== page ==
The main suspect in the affair, a Shi’ite cleric named Abdullahi Mustapha Berende
African students carrying a poster condemning Israel and the United States and waving (left) the Hezbollah flag.
Iran’s deputy foreign minister for Arab and African affairs: the accusations against Iran were made up by the enemies of Iran and Nigeria
Nigerian security forces discover the weapons stowed aboard the ship.
1. On February 20, 2013, Nigeria’s Department of State Security Service announced the exposure of an Iranian-backed terrorist squad. It was planning to carry out an attack on U.S. and Israeli/Jewish targets in Lagos, the business capital and largest city in Nigeria. The three-member squad was led by a Nigerian Shi’ite cleric who had been trained in Iran and received instruction in IED manufacture (punchng.com, February 21, 2013).
2. The arrest of the Nigerian squad is yet another example of the intensive subversive and terrorist activities carried out by Iran across the globe, including in Africa. These activities are aimed not only against Israel but also against the United States (for instance, a terrorist and espionage network exposed in Azerbaijan in 2012 was planning to hit Israeli and U.S. targets) and its Arab allies (such as Saudi Arabia and Bahrain).
3. The modus operandi exposed by Nigeria’s intelligence services is particularly noteworthy for the use made by Iran of Shi’ite populations in various countries across the globe (in the Middle East, Africa, Latin America, and Central Asia). For its missions of subversion and terrorism, Iran recruits ordinary citizens or clerics who study at Iranian religious seminaries, universities, and education institutions. Studying in Iran is meant to assist in the creation of an ideological, socio-religious, and cultural infrastructure within the Shi’ite communities for the purpose of spreading Khomeini’s brand of radical Shi’ite Islam.
Indoctrination of African students
African students who study in the Iranian city of Qom with a poster condemning the United States and Israel and supporting the Iranian regime at a Jerusalem Day demonstration (September 18, 2009). Left: African students carrying a poster condemning Israel and the United States and waving (left) the Hezbollah flag. Right: a poster written in Hausa, a language spoken in the predominantly Muslim northern part of Nigeria. At the center is a Nigerian flag whose pole touches the poster (Fars News Agency).
The terrorist squad and its activity in Nigeria
4. The squad was headed by Abdullahi Mustapha Berende, a 50-year-old Shi’ite cleric and leader of a Shi’ite sect in Ilorin, Nigeria. He was arrested in December 2012. The two other squad members were Sulaiman Olayinka Saka and Saheed Adermi Adewumi. Another suspect, Bunyamin Yusuf, is said to be at large. The squad members were gathering information on Israelis and Americans living in Nigeria (punchng.com, February 21, 2013).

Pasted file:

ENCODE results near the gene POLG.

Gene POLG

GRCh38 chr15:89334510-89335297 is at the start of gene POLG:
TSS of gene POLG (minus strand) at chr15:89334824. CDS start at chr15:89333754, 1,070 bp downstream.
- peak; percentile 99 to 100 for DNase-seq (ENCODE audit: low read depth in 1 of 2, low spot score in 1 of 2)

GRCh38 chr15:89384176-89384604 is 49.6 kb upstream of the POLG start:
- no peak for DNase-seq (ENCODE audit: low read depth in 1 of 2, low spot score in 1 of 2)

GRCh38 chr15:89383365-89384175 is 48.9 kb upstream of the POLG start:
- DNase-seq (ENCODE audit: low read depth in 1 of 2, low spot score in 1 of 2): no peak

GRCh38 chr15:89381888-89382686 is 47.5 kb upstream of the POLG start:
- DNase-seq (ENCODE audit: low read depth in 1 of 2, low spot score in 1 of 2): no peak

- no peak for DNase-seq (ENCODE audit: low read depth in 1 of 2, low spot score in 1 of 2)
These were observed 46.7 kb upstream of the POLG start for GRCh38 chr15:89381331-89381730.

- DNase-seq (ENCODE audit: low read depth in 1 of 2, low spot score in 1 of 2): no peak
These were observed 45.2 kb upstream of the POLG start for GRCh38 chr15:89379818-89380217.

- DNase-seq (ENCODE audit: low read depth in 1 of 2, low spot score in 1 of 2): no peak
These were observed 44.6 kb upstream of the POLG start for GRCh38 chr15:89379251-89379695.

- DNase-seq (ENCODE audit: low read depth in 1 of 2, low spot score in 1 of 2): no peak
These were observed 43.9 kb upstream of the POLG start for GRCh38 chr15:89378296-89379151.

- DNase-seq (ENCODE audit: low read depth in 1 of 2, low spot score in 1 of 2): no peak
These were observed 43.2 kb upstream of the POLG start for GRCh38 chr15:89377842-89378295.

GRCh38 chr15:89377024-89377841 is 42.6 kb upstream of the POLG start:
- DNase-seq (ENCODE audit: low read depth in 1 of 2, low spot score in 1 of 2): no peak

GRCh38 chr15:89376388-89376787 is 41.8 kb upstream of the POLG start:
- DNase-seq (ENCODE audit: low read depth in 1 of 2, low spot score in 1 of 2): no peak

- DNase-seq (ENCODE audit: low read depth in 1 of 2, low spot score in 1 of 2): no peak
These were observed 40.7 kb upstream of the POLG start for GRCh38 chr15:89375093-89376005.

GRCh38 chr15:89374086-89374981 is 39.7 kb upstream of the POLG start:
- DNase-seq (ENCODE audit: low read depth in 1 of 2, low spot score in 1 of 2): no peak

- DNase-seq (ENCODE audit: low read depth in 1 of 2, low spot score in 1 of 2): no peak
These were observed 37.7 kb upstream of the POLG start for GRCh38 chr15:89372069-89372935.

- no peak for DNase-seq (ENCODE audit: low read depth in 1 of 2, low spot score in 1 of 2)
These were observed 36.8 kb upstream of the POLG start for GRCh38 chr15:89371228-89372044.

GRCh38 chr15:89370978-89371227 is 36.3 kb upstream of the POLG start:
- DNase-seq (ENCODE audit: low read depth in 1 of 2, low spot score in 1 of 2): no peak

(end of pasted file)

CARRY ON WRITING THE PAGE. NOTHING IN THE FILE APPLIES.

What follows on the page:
5. Marilyn Ogar, deputy director of public relations in Nigeria’s State Security Service, gave the following details about the activity of the terrorist squad:
a. The squad leader’s recruitment, training, and handling: Berende, a Shi’ite Muslim preacher, stayed in Iran in 2006, during which time he took a six-month da’wah course at Imam Khomeini University. While in Iran, he was recruited by “some Iranian elements”. When he came back to Iran for additional studies in 2011, he received training in the use of the AK-47 assault rifle and pistols as well as in IEDs. He was invited by his handlers to Dubai for further briefing in April 2012.
b. Creating a terrorist squad: Berende’s mission was to establish a terrorist squad in the southwestern part of Nigeria, with particular emphasis on the city of Lagos. In his bid to establish the terrorist squad, Berende recruited the three other suspects (punchng.com, February 21, 2013).
c. The missions and their execution: Berende was asked by the Iraniansto collect intelligence on public places and hotels frequented by Americans and Israelis. He admitted that he personally took photographs ofthe Israeli cultural center (Chabad House) in Lagos, which he sent to his handlers (punchng.com, February 21, 2013). In addition, Berende collected information on USAID offices in Lagos (news2.onlinenigeria.com, February 21, 2013).
d. Communications: Berende’s Iranian handlers directed him to secure their communication by using codes to represent targets, e.g. Uncle (Israel), Aunt (America).
e. Payment: Berende received $4,000 from the Iranians upon completion of his training in Iran; €3,500 in April 2012 at the meeting in Dubai; and another $20,000, out of which he used $10,000 to rent and furnish a house in Lagos as well as a shop for his business. He also spent $5,000 to cover visa processing expenses (punchng.com, February 21, 2013).
6. Iran, as usual, denied the allegations of having trained operatives to carry out attacks on Israeli and U.S. targets. Hossein Amir-Abdollahian, Iran’s deputy foreign minister for Arab and African affairs, said that the allegations against Iran were made up by the enemies of Iran and Nigeria because of the good relationship that the two countries enjoy. He went on to say that Iran and Nigeria have a close friendship, and that despite the extensive efforts made in recent years by their enemies to disrupt that friendship, the relations and cooperation are only improving (Press TV, February 22, 2013).
7. Two appendices follow:
a. Appendix I: Iran’s political and economic activity in Nigeria
b. Appendix II: Exposure of an arms shipment from Iran to Nigeria (October 2010)
 For an example of how educational, religious, and social activities are used as a vehicle for exporting subversion and terrorism, see our April 18, 2012 Information Bulletin: “Latin America as a Terrorist, Subversive, Criminal Arena for Iran and Hezbollah”.
 Ilorin is one of Nigeria’s largest cities and the capital of Kwara State, in the southwestern part of Nigeria.